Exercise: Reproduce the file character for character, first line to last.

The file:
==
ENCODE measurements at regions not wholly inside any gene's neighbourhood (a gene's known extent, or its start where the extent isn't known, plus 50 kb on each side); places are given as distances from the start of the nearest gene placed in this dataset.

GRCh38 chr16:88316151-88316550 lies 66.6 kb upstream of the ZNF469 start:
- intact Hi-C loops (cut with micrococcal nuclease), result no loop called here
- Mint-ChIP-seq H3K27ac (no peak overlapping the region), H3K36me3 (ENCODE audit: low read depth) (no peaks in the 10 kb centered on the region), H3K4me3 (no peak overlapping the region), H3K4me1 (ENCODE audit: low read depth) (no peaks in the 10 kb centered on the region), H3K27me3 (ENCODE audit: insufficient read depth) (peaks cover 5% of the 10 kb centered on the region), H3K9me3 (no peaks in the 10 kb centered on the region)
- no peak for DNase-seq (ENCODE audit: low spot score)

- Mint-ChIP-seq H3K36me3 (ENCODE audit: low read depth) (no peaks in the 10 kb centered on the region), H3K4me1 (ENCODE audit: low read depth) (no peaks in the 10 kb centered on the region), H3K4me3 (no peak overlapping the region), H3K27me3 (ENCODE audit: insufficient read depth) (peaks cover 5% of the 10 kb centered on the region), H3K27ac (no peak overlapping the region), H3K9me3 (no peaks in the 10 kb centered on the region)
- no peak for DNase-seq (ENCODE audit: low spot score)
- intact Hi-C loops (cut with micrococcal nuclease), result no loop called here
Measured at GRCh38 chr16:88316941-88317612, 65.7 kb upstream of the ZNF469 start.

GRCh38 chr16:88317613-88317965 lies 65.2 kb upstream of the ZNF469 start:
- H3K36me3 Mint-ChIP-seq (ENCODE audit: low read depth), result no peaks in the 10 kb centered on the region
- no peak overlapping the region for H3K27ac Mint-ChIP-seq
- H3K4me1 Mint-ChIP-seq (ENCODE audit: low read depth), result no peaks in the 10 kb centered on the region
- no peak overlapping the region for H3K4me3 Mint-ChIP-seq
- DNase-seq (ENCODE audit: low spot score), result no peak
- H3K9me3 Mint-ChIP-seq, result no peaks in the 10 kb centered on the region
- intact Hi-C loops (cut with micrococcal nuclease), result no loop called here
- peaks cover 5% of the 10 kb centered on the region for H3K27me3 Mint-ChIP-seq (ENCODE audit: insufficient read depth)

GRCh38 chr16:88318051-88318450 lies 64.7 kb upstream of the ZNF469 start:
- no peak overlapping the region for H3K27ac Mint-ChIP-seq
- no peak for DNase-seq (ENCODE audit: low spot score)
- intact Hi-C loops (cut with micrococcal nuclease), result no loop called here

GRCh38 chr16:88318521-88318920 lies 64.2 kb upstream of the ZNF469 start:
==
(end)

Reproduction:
ENCODE measurements at regions not wholly inside any gene's neighbourhood (a gene's known extent, or its start where the extent isn't known, plus 50 kb on each side); places are given as distances from the start of the nearest gene placed in this dataset.

GRCh38 chr16:88316151-88316550 lies 66.6 kb upstream of the ZNF469 start:
- intact Hi-C loops (cut with micrococcal nuclease), result no loop called here
- Mint-ChIP-seq H3K27ac (no peak overlapping the region), H3K36me3 (ENCODE audit: low read depth) (no peaks in the 10 kb centered on the region), H3K4me3 (no peak overlapping the region), H3K4me1 (ENCODE audit: low read depth) (no peaks in the 10 kb centered on the region), H3K27me3 (ENCODE audit: insufficient read depth) (peaks cover 5% of the 10 kb centered on the region), H3K9me3 (no peaks in the 10 kb centered on the region)
- no peak for DNase-seq (ENCODE audit: low spot score)

- Mint-ChIP-seq H3K36me3 (ENCODE audit: low read depth) (no peaks in the 10 kb centered on the region), H3K4me1 (ENCODE audit: low read depth) (no peaks in the 10 kb centered on the region), H3K4me3 (no peak overlapping the region), H3K27me3 (ENCODE audit: insufficient read depth) (peaks cover 5% of the 10 kb centered on the region), H3K27ac (no peak overlapping the region), H3K9me3 (no peaks in the 10 kb centered on the region)
- no peak for DNase-seq (ENCODE audit: low spot score)
- intact Hi-C loops (cut with micrococcal nuclease), result no loop called here
Measured at GRCh38 chr16:88316941-88317612, 65.7 kb upstream of the ZNF469 start.

GRCh38 chr16:88317613-88317965 lies 65.2 kb upstream of the ZNF469 start:
- H3K36me3 Mint-ChIP-seq (ENCODE audit: low read depth), result no peaks in the 10 kb centered on the region
- no peak overlapping the region for H3K27ac Mint-ChIP-seq
- H3K4me1 Mint-ChIP-seq (ENCODE audit: low read depth), result no peaks in the 10 kb centered on the region
- no peak overlapping the region for H3K4me3 Mint-ChIP-seq
- DNase-seq (ENCODE audit: low spot score), result no peak
- H3K9me3 Mint-ChIP-seq, result no peaks in the 10 kb centered on the region
- intact Hi-C loops (cut with micrococcal nuclease), result no loop called here
- peaks cover 5% of the 10 kb centered on the region for H3K27me3 Mint-ChIP-seq (ENCODE audit: insufficient read depth)

GRCh38 chr16:88318051-88318450 lies 64.7 kb upstream of the ZNF469 start:
- no peak overlapping the region for H3K27ac Mint-ChIP-seq
- no peak for DNase-seq (ENCODE audit: low spot score)
- intact Hi-C loops (cut with micrococcal nuclease), result no loop called here

GRCh38 chr16:88318521-88318920 lies 64.2 kb upstream of the ZNF469 start: